Yoga was found to reverse the expression of inflammatory mediators and to maintain homeostasis and physiological functions of various other systems that are related to immune responses. Yoga practices downregulate the expression of a master regulator of inflammation and NF-κB and subsequently influenced the reduction of pro-inflammatory cytokines in various chronic stress-induced diseases and also maintain balanced endocrine hormones production.

Besides, yog-asana can contribute on two more factors that can impact the susceptibility to infections. One is fatigue and the other one is our psychological condition.

As for fatigue, it is well-known that exhaustion is a significant factor in the vulnerability to illnesses. Heavy training in endurance athletes for example appears to be linked to a depression of the neutrophil function to meet and kill bacteria, while moderate exercise as yoga can increase the strength of the immune system (see for example Venkatesh et al., 2020).

 

Psychoimmunology is a new field and goes hand in hand with the discovery of a communication between the brain and the immune system and its modulating effect on behavior (see for example, França and Torello, 2017). Because the cytokines connect the immune system to the brain as we discussed, somatic medical condition can have an impact on emotions and moods and viceversa. In long-lasting depression for instance cytokine levels are usually high. Studies have also demonstrated the important regulatory effects of yoga therapy on brain structure and functions. In this respect, yoga practice enhances inner stability, self-confidence, sense of purpose, empathy and can thus offer a great contribution.

 

Another factor to be considered as a contribution of yog-asanas practice is that they better vascularize those specific organs and systems involved in the immune response. In particular: the brain, the thymus, the lymph nodes, the spleen and the thyroid. These are all parts which together orchestrate our immune capacity and which are all either directly innervated by the autonomic nervous system or in communication with it, as we have discussed. Creating space for each organ to properly function and increasing their nourishment and detoxification from catabolites are, in fact, two paramount principles of a “therapeutic” approach in Iyengar Yoga.

 

Lastly, the literature reports also an intimate connection between the immune and the musculoskeletal systems, suggested by evidence of immunosuppressive effects of space travel on astronauts (see e.g. Guéguinou et al., 2009). During extended space flight in fact the immune system is compromise by the lack of gravity. In a weightless environment in fact bones soften and muscles become flabby. In this respect too yog-asana practice, and in particular standing asanas, can play a role.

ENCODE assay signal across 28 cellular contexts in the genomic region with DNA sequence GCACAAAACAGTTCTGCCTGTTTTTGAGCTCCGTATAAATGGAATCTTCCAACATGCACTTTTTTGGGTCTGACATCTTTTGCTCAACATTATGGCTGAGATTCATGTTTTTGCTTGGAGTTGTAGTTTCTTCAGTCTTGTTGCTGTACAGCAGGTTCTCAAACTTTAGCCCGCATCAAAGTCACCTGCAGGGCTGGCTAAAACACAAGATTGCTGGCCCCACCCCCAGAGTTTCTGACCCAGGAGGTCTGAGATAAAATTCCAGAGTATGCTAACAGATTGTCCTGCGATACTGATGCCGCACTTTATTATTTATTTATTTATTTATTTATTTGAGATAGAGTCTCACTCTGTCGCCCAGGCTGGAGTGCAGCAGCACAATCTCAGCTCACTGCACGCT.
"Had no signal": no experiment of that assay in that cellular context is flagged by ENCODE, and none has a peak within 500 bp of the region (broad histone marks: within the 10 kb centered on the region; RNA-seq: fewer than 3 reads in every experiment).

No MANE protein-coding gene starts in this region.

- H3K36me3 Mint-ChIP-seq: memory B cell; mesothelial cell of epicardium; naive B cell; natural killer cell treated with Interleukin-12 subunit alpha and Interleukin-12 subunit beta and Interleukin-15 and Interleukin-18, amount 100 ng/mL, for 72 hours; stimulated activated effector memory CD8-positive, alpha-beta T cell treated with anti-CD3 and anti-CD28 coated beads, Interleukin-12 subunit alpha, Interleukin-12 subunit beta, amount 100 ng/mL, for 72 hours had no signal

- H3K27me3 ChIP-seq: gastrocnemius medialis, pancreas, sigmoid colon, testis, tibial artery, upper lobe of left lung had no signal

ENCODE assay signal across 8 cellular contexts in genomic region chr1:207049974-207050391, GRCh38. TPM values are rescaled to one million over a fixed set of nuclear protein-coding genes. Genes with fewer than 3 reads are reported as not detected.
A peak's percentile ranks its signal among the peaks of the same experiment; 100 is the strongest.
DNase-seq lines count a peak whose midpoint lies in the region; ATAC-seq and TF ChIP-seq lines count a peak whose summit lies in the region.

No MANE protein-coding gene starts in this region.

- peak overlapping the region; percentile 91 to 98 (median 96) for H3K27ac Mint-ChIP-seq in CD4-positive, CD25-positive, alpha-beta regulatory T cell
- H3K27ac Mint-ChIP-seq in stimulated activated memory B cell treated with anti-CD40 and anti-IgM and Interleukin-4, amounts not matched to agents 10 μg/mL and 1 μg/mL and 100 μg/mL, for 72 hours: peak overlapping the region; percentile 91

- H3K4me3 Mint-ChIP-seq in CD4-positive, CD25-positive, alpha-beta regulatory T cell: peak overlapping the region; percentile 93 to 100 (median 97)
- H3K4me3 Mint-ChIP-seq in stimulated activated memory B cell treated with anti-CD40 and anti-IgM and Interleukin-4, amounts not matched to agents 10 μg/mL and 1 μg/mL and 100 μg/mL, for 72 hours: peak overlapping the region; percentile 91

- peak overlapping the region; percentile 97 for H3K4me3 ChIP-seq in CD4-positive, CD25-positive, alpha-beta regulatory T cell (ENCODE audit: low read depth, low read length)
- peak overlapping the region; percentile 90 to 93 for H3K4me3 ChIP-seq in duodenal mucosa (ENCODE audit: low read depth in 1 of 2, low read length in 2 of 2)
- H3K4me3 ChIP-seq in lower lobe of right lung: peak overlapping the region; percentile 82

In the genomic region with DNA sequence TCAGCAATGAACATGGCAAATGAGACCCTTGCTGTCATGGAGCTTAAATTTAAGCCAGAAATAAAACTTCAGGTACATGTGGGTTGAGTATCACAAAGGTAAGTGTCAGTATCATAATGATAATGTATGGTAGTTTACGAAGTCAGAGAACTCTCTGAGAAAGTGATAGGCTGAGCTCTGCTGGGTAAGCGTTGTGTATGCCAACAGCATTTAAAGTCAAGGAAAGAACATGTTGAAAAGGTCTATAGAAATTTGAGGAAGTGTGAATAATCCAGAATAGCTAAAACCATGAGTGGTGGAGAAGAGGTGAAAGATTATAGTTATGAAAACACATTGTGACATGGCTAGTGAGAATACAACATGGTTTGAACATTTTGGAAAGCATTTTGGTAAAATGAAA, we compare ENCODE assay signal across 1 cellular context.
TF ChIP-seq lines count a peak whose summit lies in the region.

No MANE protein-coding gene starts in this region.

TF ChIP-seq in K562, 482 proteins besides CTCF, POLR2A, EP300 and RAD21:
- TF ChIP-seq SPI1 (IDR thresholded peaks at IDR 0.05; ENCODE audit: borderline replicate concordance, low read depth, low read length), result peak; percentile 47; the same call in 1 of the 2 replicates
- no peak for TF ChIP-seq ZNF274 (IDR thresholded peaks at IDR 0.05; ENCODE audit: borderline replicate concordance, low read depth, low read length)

In light of thegrowing body of evidence corroborating that yoga therapy has immunomodulatory effect, the sequence I propose is composed by three main parts. Part 1 is an anti-gravitational work in standing asanas adapted in order to create a chest opening to stimulate both the thymus area, the thyroid and lymphatic ones. Part 2 is focused on inversions with the aim of boosting fluid circulation, organic vascularization and balancing the so-called hypothalamic–pituitary–adrenal (HPA) axis. Here I alternate inversions in combination with active and supported back extensions either with a complete through extension or a complete chin lock. Such alternation is intended to stimulate both the sympathetic and parasympathetic systems in search of an overall capacity of the ANS to find a balance and an efficient homeostatic capacity.

 

Illustrations are by @svenjiakarsten

 

References

Robin, M. (2009). Handbook for Yogasana Teachers. The incorporation of Neuroscience, Physiology and Anatomy into the Practice. Wheatmark Eds. Tucson Arizona

França, K., Lotti, T.M. (2017). “Psycho-Neuro-Endocrine-Immunology: A Psychobiological Concept”. In: Ahmad, S. (eds) Ultraviolet Light in Human Health, Diseases and Environment. Advances in Experimental Medicine and Biology, vol 996. Springer, Cham.

Aguilera G. (2011). “HPA axis responsiveness to stress: implications for healthy aging”. Exp Gerontol (2011) 46(2–3):90–5

Wilder (1995). “Neuroendocrine-Immune System Interactions and Autoimmunity”. In Annual Review of Immunology. Vol. 13:307-338

Bellavance, M.A. and Rives, S. (2014). “The HPA – immune axis and the immunomodulatory actions of glucocorticoids in the brain. REVIEW article”. Front. Immunol., 31 March 2014
Sec. Inflammation

HN Venkatesh, H Ravish, CR Wilma Delphine Silvia, and H Srinivas (2020). “Molecular Signature of the Immune Response to Yoga Therapy in Stress-related Chronic Disease Conditions: An Insight”. In Int. J Yoga. 2020 Jan-Apr; 13(1): 9–17

Nathan Guéguinou, Cécile Huin-Schohn, Matthieu Bascove, Jean-Luc Bueb, Eric Tschirhart, Christine Legrand-Frossi, Jean-Pol Frippiat. (2009). “Could spaceflight-associated immune system weakening preclude the expansion of human presence beyond Earth's orbit?”. In Journal of Leukocyte Biology Vol 86, Issue 5, pp 1027-1038.